Once a Roman signalling station, Saltburn by the Sea went on to become a prime location for smuggling on this coastline. As smuggling declined, Saltburn managed to re-invent itself as a seaside resort in the Victorian period, thanks to the efforts of entrepreneur Henry Pease. This Victorian phase of the town's development is still visible today through the preservation of the Zetland Hotel, the Valley Gardens, the Cliff Lift and perhaps, the most Victorian of buildings, the Pier.
One of the most famous of Saltburn's sights is water balanced Cliff Lift, which opened in 1884 and is the oldest in Britain. The 207 foot track connects the upper and lower promenades. Another historic attraction is The Smugglers' Heritage Centre which tells you all you need to know about smuggling in Saltburn. The museum is sited in a converted fisherman's cottage complete with fascinating, interactive exhibits. Those who enjoy outdoor entertainments can visit the Saltburn Valley Gardens and Woodland Centre. This incorporates ancient woodland and formal gardens. Orienteering is offered in the Woodland Centre. A miniature railway runs from the promenade through the Valley gardens terminating at the Woodland Centre via the Italian gardens and the tea rooms.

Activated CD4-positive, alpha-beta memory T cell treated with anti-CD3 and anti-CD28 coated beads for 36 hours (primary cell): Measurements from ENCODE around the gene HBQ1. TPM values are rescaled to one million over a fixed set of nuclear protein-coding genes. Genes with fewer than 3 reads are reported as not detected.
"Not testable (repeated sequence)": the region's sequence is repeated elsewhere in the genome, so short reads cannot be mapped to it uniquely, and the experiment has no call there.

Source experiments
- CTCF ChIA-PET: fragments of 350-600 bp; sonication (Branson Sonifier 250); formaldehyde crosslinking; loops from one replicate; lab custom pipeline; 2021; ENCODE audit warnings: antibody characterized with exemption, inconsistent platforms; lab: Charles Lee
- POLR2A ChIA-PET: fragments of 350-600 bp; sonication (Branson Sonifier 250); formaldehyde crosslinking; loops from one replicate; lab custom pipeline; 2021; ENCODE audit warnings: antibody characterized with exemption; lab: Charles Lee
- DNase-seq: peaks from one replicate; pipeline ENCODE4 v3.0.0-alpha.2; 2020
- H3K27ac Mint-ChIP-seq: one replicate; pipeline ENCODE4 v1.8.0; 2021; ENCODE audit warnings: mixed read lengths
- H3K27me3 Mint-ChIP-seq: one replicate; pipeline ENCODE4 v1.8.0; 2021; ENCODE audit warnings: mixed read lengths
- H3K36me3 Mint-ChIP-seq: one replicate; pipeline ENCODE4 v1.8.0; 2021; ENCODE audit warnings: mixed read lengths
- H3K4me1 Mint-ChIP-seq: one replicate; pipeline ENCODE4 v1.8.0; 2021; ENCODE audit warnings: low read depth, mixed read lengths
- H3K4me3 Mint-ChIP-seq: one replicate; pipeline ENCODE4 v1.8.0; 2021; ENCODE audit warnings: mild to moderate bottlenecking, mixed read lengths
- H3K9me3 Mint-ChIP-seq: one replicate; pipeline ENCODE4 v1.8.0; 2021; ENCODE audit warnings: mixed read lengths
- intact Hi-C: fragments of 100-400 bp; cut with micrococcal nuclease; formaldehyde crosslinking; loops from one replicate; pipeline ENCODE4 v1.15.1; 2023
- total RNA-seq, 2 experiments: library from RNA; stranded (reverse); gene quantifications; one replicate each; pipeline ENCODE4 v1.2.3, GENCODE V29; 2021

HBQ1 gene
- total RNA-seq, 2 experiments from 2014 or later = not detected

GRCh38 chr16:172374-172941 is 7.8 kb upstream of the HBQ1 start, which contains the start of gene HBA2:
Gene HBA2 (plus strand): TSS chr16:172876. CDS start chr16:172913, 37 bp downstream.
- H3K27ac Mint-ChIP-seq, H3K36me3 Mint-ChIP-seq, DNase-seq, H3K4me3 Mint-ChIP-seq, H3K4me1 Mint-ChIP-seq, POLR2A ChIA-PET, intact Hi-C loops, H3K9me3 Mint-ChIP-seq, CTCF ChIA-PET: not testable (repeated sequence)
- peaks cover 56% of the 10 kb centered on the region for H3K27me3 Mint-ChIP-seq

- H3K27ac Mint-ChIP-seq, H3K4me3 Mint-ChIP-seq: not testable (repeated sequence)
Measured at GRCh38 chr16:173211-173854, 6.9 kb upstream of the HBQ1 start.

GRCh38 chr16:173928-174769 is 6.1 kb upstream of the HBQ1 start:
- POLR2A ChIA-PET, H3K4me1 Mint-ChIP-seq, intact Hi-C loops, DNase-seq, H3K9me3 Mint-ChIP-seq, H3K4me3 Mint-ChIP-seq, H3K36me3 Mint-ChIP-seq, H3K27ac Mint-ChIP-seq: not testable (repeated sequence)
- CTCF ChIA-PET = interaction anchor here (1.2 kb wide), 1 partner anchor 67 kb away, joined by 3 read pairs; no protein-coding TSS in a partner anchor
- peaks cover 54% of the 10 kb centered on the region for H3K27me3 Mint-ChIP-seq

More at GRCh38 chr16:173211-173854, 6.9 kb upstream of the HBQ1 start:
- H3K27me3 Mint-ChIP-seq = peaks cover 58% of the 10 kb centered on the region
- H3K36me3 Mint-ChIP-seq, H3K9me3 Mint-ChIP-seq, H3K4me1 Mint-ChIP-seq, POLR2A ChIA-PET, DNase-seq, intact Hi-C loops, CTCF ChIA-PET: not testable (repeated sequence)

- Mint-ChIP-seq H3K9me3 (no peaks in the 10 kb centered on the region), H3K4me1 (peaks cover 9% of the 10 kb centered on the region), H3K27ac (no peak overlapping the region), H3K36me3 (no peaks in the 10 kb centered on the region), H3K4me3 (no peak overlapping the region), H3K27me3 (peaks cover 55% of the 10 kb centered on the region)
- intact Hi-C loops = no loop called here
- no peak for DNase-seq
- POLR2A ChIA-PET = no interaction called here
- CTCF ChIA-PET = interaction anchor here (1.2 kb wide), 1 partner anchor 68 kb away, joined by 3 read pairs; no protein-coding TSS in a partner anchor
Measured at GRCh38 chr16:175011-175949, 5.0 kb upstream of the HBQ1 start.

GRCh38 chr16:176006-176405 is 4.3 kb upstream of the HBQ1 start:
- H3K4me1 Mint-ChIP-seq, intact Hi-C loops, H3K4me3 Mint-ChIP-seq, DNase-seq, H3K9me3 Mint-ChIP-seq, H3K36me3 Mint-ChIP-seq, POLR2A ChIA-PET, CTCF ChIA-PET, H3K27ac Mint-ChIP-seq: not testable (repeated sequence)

The Pier is the most Northerly surviving pier in Britain and since being restored in 2001 is once again open to visitors.